Sailboat Rigging: An expert interview with Alan Veenstra
Interviewed by Dave Rearick, Skipper of Bodacious Dream
Dave Rearick from Bodacious Dream interviews Alan Veenstra on the subject of rigging of sail boats, both new and old and the changes in technology over the years.
Dave Rearick (DR): Alan, we’ve sailed as competitors and crewmates for a number of years on various races. You also run Chicago Sailing and Rigtek. You’ve been sailing for quite some time now. Through those years I’m sure you’ve seen some amazing changes to rigging of boats. Can you give us a quick comparison of where we were thirty years ago versus where we are with technology in rigging today?
Alan Veenstra (AV): Modern sailboat rigging is nothing short of amazing. Before we discover why, let me start with a brief history of rigging. When man first set sail, he needed to ensure that all of the demands for safety, reliability, functionality and cost were addressed properly. Anything less would result in loss of life and property. For centuries sailing vessels relied exclusively upon natural fibers like wood, hemp and cotton for their hulls, rigging and sails. The nineteenth century was the age of iron, where wire and chain were used increasingly for hulls, masts and rigging.
By the twentieth century, commercial sailing was economically unfeasible, but sailing survived as a sport, still utilizing the same tested technology. All this changed in about 1960. Postwar technology made boats stronger, lighter and suddenly affordable to millions of sailors. Fiberglass hulls replaced wooden hulls, as did aluminum for masts. Stainless steel replaced iron for standing rigging and hardware. Polyesters fibers like Nylon and Dacron supplanted cotton for rigging and sails. All of these second-generation ‘miracles’ were revolutionary and sailboats exploded onto the recreational scene.
The pace of technology continued to accelerate. By the 1980’s, Aramid fibers like Kevlar replaced polyester fibers, providing twice the strength at 1/5th the stretch. In the 1990s, High Modulus Polyethylene (HMPE) fibers appeared. Incredibly, they were double the strength of Aramids, with half of the stretch. Commonly known as Dyneema, this new fiber provides even more benefits; it is highly resistant to UV and chafe, yet light enough to float. About this same time, builders developed the technology to construct masts and hulls with carbon fibers, once again increasing strength and saving weight.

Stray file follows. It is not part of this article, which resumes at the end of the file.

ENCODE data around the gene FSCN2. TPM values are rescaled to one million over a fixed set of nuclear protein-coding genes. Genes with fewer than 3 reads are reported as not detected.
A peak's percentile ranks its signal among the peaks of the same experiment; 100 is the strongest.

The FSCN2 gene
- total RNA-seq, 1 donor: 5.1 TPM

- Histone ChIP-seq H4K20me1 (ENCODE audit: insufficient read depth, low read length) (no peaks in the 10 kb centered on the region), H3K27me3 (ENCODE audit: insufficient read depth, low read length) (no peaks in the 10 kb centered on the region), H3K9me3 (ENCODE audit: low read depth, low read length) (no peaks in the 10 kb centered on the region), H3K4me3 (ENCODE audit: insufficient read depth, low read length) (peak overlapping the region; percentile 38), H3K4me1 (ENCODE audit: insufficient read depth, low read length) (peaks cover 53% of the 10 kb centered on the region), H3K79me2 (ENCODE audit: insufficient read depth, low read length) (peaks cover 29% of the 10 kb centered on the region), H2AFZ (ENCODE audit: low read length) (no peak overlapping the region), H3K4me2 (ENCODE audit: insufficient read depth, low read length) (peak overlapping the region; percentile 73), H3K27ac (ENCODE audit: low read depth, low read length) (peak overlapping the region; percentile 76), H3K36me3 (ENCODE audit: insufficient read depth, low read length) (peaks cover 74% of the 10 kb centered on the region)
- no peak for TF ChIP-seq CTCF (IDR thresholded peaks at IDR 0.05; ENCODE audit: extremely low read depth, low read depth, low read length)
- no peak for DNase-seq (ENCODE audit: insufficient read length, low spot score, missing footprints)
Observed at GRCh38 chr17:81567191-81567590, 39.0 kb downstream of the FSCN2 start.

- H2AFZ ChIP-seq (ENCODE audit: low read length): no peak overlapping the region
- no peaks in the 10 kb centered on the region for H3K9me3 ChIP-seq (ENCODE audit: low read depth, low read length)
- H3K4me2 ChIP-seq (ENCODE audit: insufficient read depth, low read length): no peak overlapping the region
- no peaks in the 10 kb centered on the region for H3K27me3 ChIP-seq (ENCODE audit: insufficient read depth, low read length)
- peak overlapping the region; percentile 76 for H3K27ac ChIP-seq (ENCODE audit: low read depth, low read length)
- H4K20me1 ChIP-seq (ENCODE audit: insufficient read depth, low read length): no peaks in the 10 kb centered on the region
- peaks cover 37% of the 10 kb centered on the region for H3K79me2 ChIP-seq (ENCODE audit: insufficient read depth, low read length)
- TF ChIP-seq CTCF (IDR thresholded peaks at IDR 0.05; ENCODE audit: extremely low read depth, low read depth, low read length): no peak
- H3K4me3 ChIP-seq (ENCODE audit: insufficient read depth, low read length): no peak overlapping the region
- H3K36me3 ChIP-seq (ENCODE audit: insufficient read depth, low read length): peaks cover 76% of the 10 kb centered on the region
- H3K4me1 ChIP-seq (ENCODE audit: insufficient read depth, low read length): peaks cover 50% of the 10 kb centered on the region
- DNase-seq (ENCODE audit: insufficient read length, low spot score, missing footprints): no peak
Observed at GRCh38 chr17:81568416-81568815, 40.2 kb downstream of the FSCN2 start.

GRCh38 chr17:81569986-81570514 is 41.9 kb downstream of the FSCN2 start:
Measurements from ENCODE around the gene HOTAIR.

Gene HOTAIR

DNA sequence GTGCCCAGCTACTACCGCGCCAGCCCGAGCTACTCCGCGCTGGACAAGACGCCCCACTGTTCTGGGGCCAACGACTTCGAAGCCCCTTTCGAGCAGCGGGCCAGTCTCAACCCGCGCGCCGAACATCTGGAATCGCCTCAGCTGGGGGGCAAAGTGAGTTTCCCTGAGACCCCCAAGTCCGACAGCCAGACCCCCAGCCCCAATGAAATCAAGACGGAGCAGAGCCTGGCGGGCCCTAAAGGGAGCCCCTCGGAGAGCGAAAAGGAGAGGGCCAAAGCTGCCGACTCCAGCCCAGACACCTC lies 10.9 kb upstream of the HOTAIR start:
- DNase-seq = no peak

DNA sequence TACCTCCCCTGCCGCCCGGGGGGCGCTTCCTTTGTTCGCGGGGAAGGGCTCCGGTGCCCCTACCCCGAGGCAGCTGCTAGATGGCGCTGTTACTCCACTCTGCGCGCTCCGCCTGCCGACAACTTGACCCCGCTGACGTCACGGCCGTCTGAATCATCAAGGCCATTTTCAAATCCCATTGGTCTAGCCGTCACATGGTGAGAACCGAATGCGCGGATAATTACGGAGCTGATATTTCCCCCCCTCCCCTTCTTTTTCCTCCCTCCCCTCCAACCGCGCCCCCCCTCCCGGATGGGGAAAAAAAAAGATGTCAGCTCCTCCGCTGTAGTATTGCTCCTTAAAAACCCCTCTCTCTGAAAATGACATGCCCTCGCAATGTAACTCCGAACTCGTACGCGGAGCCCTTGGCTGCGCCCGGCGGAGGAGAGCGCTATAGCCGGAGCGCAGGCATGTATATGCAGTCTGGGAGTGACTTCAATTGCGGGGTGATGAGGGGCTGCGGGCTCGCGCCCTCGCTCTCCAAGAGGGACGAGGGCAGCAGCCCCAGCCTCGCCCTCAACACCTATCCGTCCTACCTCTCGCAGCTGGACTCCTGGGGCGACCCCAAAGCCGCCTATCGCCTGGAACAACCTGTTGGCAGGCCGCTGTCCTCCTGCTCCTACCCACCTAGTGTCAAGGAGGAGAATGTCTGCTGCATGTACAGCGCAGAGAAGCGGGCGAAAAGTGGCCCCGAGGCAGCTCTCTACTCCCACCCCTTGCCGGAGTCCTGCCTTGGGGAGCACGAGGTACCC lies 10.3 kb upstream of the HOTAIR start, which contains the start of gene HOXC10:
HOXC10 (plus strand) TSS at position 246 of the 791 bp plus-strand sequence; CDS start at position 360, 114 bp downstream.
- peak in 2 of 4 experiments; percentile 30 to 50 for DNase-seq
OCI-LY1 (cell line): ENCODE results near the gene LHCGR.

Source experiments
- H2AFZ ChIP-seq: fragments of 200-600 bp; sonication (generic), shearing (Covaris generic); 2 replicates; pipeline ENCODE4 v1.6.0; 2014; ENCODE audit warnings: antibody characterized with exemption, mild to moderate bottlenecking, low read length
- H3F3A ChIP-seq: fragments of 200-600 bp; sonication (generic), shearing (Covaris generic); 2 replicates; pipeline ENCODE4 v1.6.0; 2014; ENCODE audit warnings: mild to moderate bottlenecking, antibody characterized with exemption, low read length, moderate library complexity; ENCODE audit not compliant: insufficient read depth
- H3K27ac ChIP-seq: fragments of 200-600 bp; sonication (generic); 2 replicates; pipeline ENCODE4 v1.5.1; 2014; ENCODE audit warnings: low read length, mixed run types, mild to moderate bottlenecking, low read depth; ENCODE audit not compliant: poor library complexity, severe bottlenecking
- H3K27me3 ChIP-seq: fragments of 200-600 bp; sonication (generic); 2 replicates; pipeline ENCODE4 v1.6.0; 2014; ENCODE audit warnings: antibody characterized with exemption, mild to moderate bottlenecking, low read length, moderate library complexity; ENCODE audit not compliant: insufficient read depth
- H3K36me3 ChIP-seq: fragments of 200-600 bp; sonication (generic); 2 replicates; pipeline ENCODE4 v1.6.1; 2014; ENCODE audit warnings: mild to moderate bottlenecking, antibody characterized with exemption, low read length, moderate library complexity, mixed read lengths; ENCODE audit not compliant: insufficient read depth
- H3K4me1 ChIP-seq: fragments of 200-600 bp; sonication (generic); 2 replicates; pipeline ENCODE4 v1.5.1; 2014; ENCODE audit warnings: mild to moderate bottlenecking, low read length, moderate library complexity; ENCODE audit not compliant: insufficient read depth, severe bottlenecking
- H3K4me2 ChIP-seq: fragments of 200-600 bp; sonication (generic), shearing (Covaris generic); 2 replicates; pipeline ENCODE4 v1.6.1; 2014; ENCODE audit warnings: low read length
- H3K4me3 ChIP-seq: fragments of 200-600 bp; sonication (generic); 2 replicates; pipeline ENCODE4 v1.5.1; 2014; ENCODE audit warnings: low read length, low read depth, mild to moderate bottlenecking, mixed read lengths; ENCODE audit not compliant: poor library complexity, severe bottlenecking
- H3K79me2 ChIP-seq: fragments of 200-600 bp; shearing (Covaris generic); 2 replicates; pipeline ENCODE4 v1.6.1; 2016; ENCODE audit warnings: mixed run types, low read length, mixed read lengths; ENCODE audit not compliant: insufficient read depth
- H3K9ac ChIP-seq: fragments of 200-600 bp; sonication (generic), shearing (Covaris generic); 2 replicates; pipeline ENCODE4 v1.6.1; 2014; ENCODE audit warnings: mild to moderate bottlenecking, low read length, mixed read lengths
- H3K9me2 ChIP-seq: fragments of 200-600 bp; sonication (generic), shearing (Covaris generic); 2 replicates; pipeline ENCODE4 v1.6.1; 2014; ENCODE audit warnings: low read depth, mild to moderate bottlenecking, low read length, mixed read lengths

DR: When I began sailing large boats in the 1980’s, all the hardware, and attachments were made of bronze or stainless steel. Nowadays, lightweight lashings, and low-friction rings have replaced nearly all these fittings. What brought this about?
AV: You are absolutely correct; modern cordage is so strong that it has made traditional hardware nearly obsolete on high-performance sailboats. The current technological revolution is in creating strong, light hardware from composites of carbon, ceramics, and epoxy.
DR: What are some of the typical loads you might find on a Class40 racing boat like the ones raced in the Atlantic Cup? And maybe compare to the America’s Cup Cats.
AV: Ironically, a Class40 race boat often experiences lower maximum loads than a 1980’s 40 footer. This is because modern boats are capable of ‘breakaway speeds,’ which actually reduce total load. This is not as true with modern multihull race boats. Even though AC-type cats are capable of going much faster, their inherent form stability creates exceedingly high pressures in harnessing the wind. BTW, all modern boats have one thing in common; they can experience very sudden spikes in shock loading as they punch into waves at high speed.